It is an absolute pleasure to be able to review a band from my home country for the first time since I’ve started reviewing albums. This has mostly to do with the fact that, rather unfortunately, the music scene in Romania is quite thin, with few noteworthy acts throughout – a sad reality I do not have the time nor the space to delve into here. So as you’ve figured by this point, Methadone Skies are a Romanian band. They’re from Timișoara, and they have been doing their thing for the past decade. While some bands manage to pull off a signature sound on their debut, along with the maturity of an authentic and defined vision, others need some time to mull it over until it’s ready to bloom. Methadone Skies are part of the latter group, and I feel that with Retrofuture Caveman, they finally found themselves in a sense.
At a glance, Retrofuture Caveman comes off as ambitious and far-reaching. Glazing over the cover art, along with the somewhat confusing album- and song titles, there’s not much else in the way of a first impression. My first time around it I found myself desperately needing another spin to fully digest what is going on. That’s not something I thought I would feel the need for, given how I felt the sounds course. While the humble beginnings of the band saw them put a strong emphasis on classic stoner tropes mixed with varying degrees of textbook doom, post-, and progressive elements, this blend continued to refine as time passed. Different Layers of Fear was the first time I saw this stylistic blend reach a focused definition, and now on Retrofuture Caveman, it is further refined into a thing that is wholly organic – things finally start to feel genuinely original.
Spanning just a pinch over fifty minutes, the album is just as robust in size as any other before it, although it does feel longer than that – in a good way, mind you. This is mostly due to the detailed and expansive textures, which take their sweet time to unfurl throughout. Here, the emphasis is placed on vibes and moods rather than, say, a particularly flashy structure or complex phrasing. I think the best way to exemplify this is via “Western Luv ’67” – the first half embraces a lively, melodic, and ethereal texture that hearkens back to sunny afternoons with clear skies over the mountain tops. The latter half drives itself forward, taking the essence of the beginning and shifting it into something that bears much more weight and a slightly deeper emotive charge, but also with riffs – that’s important to note.
The heavier side of the record goes on to unearth more burly, crunchy, and compelling aural territories with their respective sentimental highs and lows. These are delivered through the medium of pleasantly rolling drones and slow, catchy riffing, whereas the more melodic and weightless parts of the album explore and reveal the mystical, psychedelic, otherworldly, and blissful overtones of the action. It is a very well-rounded journey that doesn’t rush absolutely anywhere. It looks to offer a truly immersive experience without even the slightest hint that it may attempt to cut corners or swerve from its consistency.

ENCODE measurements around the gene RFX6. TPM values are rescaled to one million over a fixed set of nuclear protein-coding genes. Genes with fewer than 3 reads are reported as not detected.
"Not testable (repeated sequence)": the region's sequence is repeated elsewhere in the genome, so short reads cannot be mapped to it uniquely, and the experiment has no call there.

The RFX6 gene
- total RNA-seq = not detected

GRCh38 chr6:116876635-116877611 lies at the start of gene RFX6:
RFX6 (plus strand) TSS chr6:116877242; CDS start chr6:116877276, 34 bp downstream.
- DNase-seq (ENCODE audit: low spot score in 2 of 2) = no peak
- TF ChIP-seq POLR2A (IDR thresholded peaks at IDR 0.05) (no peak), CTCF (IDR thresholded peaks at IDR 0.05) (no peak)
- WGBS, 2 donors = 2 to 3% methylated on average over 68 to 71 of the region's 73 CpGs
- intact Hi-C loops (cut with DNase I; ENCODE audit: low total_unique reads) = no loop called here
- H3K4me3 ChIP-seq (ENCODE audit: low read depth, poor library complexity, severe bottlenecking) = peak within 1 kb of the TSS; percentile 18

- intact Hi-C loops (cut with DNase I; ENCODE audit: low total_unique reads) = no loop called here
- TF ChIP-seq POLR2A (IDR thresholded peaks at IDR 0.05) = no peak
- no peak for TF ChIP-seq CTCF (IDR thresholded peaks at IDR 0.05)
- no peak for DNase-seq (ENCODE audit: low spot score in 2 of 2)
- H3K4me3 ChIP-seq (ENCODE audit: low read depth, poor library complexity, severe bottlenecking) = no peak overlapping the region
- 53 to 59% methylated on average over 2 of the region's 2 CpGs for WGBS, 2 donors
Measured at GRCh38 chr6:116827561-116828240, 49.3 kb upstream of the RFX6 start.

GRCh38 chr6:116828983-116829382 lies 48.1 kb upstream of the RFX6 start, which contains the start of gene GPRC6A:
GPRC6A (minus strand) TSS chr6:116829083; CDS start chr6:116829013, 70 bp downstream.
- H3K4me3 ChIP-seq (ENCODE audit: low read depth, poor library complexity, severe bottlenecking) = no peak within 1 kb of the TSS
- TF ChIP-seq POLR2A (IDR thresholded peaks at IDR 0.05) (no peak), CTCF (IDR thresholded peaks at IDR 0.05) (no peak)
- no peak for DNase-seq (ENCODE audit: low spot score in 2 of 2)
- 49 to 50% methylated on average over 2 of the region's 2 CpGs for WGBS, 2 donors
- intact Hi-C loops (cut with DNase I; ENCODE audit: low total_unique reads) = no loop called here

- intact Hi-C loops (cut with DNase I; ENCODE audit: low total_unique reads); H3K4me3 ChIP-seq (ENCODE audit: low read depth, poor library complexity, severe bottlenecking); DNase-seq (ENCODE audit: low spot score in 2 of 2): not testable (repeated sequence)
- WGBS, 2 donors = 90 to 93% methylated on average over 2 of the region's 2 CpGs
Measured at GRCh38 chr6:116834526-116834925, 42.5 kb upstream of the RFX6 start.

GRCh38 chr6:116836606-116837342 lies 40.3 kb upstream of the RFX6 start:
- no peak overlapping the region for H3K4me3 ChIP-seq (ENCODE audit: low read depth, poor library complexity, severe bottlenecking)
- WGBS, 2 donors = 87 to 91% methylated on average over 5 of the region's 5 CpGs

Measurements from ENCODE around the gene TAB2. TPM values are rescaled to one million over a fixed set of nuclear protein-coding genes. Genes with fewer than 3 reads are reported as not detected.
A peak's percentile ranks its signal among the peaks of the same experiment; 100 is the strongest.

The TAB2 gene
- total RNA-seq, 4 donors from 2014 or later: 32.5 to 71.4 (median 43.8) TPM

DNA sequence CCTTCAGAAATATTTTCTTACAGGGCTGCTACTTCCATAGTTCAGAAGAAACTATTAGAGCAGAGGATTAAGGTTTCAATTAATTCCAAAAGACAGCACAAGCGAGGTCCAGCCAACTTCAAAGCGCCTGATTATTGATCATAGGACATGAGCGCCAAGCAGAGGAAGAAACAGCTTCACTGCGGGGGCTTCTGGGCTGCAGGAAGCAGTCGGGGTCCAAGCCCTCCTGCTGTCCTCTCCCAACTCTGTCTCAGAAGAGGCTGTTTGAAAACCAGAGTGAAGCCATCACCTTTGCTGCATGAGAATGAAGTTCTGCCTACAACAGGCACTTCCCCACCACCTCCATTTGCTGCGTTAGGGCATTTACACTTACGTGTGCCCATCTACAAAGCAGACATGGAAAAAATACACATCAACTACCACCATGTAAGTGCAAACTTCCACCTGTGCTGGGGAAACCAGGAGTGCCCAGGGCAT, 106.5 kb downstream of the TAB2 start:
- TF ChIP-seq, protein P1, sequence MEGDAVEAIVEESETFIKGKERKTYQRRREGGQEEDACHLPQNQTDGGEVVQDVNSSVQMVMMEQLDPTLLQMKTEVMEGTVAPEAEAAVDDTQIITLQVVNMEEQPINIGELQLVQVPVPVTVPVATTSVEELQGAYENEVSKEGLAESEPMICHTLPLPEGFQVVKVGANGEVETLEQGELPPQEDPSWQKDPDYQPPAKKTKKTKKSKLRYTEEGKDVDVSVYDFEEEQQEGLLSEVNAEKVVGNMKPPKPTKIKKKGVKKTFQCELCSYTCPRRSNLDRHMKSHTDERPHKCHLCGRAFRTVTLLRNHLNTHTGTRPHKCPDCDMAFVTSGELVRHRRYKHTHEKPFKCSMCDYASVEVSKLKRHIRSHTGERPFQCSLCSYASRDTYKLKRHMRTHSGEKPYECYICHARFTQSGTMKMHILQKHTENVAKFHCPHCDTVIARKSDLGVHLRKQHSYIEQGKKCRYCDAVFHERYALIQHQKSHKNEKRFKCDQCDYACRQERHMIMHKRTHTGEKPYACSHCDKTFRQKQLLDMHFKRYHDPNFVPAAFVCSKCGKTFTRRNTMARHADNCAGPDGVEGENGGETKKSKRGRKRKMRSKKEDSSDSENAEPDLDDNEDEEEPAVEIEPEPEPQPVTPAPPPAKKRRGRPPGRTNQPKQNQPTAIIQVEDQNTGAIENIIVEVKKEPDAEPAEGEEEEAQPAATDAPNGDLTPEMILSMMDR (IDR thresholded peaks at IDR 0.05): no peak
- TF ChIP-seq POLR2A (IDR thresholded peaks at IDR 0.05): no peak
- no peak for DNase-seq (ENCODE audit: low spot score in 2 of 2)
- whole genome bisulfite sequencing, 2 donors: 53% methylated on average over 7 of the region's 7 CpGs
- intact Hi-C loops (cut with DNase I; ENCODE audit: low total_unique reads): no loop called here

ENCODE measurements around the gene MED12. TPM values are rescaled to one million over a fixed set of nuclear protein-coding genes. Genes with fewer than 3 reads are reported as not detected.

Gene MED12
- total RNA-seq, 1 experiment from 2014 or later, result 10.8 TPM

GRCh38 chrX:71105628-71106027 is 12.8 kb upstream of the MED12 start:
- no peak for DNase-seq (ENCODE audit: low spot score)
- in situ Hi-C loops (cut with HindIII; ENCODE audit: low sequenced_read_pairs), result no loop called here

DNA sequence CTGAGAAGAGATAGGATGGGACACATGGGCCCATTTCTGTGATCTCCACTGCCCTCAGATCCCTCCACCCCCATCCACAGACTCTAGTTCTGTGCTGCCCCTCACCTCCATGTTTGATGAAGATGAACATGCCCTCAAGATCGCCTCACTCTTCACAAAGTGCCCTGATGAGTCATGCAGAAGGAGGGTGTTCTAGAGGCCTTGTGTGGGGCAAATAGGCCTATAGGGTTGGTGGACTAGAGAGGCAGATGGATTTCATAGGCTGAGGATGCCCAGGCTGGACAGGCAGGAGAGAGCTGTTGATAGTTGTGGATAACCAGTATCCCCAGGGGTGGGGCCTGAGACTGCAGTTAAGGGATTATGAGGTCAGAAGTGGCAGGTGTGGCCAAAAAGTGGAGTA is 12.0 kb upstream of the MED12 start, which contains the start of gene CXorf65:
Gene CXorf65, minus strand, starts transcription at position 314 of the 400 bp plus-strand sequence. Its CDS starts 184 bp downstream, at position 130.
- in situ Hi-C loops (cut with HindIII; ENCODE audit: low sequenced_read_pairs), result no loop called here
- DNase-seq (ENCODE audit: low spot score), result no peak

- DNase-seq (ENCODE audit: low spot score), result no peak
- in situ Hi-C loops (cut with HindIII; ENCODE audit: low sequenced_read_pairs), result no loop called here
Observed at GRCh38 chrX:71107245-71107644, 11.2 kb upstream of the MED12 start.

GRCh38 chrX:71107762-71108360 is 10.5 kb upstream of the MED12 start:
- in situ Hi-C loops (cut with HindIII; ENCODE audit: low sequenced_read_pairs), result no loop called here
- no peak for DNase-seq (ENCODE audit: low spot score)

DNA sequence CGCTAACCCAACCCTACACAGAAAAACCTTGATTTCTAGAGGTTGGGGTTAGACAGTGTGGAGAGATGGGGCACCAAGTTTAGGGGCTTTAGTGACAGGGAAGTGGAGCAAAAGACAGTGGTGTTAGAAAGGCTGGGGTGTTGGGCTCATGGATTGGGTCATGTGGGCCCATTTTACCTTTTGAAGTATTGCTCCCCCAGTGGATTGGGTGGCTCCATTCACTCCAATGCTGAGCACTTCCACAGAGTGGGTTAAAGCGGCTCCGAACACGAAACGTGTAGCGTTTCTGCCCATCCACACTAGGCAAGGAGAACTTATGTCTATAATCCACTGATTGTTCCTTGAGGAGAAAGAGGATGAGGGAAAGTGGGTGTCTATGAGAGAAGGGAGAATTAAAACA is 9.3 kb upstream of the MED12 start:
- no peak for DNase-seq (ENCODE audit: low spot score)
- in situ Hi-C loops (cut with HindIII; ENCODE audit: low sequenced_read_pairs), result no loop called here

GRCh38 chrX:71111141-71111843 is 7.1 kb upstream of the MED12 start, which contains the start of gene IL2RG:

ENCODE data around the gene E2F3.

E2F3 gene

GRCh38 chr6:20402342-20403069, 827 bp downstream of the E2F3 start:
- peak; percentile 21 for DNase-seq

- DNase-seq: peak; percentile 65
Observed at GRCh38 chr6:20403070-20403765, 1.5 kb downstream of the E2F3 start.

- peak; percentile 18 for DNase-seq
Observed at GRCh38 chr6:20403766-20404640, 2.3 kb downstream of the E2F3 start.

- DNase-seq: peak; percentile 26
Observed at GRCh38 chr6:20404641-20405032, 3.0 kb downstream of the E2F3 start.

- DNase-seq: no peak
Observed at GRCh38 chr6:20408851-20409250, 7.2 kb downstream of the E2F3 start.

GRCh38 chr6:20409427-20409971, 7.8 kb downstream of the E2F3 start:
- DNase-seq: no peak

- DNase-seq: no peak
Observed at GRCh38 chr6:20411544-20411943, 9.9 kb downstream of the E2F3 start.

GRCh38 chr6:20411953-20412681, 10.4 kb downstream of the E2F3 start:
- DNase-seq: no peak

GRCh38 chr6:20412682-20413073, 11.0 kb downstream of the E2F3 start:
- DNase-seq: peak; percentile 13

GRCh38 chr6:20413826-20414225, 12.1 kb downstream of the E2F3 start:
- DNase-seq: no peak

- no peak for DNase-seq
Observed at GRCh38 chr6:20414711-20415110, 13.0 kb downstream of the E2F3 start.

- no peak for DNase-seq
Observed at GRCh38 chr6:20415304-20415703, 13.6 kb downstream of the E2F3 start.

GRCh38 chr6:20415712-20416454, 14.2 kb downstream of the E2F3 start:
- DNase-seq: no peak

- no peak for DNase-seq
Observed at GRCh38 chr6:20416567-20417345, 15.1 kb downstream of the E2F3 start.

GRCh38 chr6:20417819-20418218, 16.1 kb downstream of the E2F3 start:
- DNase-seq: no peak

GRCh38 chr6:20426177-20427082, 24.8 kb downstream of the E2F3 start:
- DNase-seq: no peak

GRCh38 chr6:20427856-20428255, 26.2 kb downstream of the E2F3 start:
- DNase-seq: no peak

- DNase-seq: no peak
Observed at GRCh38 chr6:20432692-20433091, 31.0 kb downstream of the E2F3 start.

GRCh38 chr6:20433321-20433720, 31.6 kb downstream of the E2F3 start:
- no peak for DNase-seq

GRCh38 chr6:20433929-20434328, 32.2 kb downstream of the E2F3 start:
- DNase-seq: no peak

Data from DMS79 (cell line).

Compositions aren’t the only thing that gets an upgrade on Retrofuture Caveman; the production also takes a turn towards something that’s more polished yet maintains a fairly raw, bare, and organic touch, which fits well with the cohesiveness of the material and how the disparate tonalities are united in one homogenous mélange. I could’ve just said that the production complements the songwriting, but that’d be a tad reductive. The recording quality and the instrument tones also get a lift in terms of quality, which, while it may feel subtle when held up to its predecessor, is definitely there.
There aren’t any flashy artifices to create wild impressions of wonder and amazement, but I feel that the state of soul and mind after a couple of listens is from where this wonder truly arises. Once the dust settles and we proceed with our next spin, the memories of the places visited through this trip come back vividly and reignite themselves through the ensuing sonic magic, creating a wholly transcendental landscape.
Retrofuture Caveman goes far and wide – it may even feel endless in its grasp. Combining so many different musical sensibilities pays off for the record big time. It showcases a strong musical unity through this, so the entire feat comes off quite natural, as if the band had always been jamming such tunes forever, effortlessly. If you’re looking to leave this plane of existence, but also be able to return easily afterwards, stop wondering and just hit play.